The South African First Time Home Buyers Subsidy which was increased from R68,000 to R128,000 and which is awarded to people in various categories of the lower income groups, has been praised by those concerned about the large number of South African citizens still unable own to their own homes – but it has not been widely publicized or promoted by the prime mover behind the subsidy, The Department of Human Settlements.
This was said recently by Bill Rawson, Chairman of the Rawson Property Group.
“It has to be appreciated,” said Rawson, “that many – possibly most – of those who would benefit from state help via this subsidy are not regular media readers and are often unaware that such assistance is available. The only real promoters of the scheme have been those banks, which as a result of a praiseworthy social commitment, have become involved in this type of funding – but even they, I suspect, are not really reaching the target market.”
The problem of younger people being unable to buy homes despite often earning good salaries, said Rawson, crops up worldwide whenever an economy run on free enterprise lines begins to take off and property values rise, as is now once again happening in the UK and the USA.
“In both of these,” said Rawson, “the media now regularly run articles on this subject and in both, the states have responded with packages designed to assist buyers.”
In the UK, he said, the state is now backing two assistance packages, the Help to Buy scheme, which was introduced in April 2013, and the First Time Home Buyer Subsidy scheme. The former applies to new build homes on brown field sites and the latter to new build homes on green field sites. Neither scheme will fund secondhand home buys as one of the primary aims of the subsidies is to stimulate the home building industry.
In the Help to Buy scheme the state enables the cash-strapped first time home buyer to put down a deposit of only 5% of his home’s price, the condition being that the price must be below £600,000. The state then steps up by way of a loan to increase the size of the deposit and this loan is initially interest free for five years. This results in the first time buyer being able to have a 25% deposit in all – which is certainly high enough to significantly reduce his monthly payments.
In the initial three to five year loan period the interest rate is likely to be fixed at anything from 3,6 to 5%, resulting in a final average overall interest rate paid of 4 to 5%.
Instead of lending cash to increase the size of the deposit, the government can guarantee the mortgage, it then limits its commitment to 15% of the home’s value. This provision, it is said, reassures the financiers, i.e. the banks, and encourages them to offer more competitive rates, but in practice it has been found that many 5% of loans are given similar rates.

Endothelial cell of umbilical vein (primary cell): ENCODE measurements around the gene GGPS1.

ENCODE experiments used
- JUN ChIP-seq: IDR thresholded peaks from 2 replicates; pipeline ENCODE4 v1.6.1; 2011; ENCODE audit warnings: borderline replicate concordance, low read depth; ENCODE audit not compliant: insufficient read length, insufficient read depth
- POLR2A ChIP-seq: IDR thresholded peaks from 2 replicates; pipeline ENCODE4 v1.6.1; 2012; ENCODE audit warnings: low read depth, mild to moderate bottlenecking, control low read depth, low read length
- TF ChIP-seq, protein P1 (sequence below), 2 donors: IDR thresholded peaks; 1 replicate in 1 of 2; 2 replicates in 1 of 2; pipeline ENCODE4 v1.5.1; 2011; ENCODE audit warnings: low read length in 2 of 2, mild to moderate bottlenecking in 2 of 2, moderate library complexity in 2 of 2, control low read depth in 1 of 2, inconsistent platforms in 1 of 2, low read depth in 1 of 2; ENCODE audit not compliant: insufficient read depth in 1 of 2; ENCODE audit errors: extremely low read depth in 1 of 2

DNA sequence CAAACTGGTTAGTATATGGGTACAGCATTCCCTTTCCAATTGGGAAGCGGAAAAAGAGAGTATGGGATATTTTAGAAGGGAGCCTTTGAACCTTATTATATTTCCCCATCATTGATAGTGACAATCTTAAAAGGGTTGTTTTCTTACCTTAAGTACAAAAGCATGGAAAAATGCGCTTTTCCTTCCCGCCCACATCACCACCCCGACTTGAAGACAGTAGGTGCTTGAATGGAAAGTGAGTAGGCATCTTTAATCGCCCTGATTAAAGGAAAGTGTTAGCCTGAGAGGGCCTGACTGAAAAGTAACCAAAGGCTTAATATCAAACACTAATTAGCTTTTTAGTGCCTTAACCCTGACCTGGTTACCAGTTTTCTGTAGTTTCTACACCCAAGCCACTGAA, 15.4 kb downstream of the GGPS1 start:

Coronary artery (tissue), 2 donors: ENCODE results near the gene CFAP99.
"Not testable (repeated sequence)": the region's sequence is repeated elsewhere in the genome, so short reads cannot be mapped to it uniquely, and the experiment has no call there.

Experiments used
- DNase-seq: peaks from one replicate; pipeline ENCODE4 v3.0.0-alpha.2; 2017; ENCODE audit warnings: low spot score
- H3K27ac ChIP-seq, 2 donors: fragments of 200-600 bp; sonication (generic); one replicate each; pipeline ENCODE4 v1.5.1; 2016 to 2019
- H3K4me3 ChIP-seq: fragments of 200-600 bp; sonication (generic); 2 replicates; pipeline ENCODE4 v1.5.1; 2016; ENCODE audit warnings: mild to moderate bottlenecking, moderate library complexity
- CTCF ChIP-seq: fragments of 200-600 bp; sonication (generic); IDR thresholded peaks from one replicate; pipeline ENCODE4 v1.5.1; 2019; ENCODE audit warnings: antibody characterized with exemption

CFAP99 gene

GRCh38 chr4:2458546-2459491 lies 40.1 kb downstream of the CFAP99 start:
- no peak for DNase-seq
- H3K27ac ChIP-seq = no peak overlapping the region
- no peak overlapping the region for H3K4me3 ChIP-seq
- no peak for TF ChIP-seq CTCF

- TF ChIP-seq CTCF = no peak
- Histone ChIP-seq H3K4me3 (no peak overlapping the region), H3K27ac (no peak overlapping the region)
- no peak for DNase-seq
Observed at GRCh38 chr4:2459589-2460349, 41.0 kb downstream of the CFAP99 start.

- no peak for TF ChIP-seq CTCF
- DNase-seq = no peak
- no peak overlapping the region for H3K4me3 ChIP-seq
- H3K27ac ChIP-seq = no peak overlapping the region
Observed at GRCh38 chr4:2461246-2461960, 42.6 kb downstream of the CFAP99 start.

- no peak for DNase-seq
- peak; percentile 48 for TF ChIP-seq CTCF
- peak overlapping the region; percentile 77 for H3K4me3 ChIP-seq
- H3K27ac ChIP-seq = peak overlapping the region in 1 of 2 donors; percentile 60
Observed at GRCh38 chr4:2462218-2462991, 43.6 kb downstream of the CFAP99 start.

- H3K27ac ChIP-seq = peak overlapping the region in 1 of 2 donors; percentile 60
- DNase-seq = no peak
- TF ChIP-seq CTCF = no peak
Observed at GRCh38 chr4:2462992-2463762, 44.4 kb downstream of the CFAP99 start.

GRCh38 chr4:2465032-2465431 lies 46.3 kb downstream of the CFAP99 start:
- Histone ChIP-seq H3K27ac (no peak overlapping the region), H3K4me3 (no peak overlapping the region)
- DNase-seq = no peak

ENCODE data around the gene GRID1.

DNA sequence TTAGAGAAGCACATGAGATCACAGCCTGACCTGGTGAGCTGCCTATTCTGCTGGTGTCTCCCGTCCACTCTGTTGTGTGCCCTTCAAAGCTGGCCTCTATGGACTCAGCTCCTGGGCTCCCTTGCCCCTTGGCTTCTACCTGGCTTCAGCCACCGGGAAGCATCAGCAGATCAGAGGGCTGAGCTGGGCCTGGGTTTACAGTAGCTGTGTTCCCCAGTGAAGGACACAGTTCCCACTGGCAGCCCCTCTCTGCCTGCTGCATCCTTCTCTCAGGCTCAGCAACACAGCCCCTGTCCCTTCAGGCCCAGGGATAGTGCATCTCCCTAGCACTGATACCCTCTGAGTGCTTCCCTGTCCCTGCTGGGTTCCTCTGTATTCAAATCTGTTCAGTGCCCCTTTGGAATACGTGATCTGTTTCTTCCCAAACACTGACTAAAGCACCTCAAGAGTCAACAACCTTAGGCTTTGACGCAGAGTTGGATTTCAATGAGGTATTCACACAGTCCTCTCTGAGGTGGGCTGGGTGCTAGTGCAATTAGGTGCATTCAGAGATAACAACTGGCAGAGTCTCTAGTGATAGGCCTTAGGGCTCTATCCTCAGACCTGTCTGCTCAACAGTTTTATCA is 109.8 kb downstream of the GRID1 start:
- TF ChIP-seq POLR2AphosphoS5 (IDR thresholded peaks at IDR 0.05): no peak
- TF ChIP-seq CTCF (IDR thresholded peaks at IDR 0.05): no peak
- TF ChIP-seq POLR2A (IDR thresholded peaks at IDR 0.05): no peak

Whichever way the scheme operates, said Rawson, it clearly costs the state large sums of money in lost interest. However, where the deposit has been loaned by the state, it becomes repayable when the first time home buyer sells his home. At that stage the state will demand 20% of the home’s current value whether the home’s sale price has grown or fallen. Should the home owner find that he is more prosperous than he had anticipated, he can opt to pay back the state at any stage that suits him, thereby avoiding the payment when he sells or passes the property on to his heirs.
According to the UK’s current Conservative Party government, Help to Buy and other assistance packages have contributed significantly to the launching of 137,000 new homes in 2014. Now however they have gone a step further, inviting keen first time home buyers to register for another assistance package, which, it is said, will give them their homes at a 20% discount on the sales price – a massive incentive to buy.
This, it is proposed, will be achieved by waiving all local authority fees, which amount in most cases to at least £45,000 per new unit – a very large sum.
“Although the new subsidy has had its detractors, it does look as though it will go ahead and thereby further increase the individual’s assets, making him less reliant on Welfare State assistance in other fields, e.g. pensions, health and education. The Conservative Party are saying that it will enable a further 100,000 first time buyers to have their own homes by 2020.”
Does this have any real relevance for South Africa today in view of the fact that the income levels being discussed are so vastly different?
“Quite obviously South Africa could never afford assistance on this scale but it does again emphasize that responsible governments do place first time home ownership high on their priority lists and stretch their resources to make it possible. Of course it is always possible to go the same route as one or two of the EU countries and simply accept that the majority of young people will probably never become home owners but as the UK has stressed, this will make them more reliant on the state in their old age and will in the end also result in the local residential property market not keeping pace with those of the more enterprising countries.”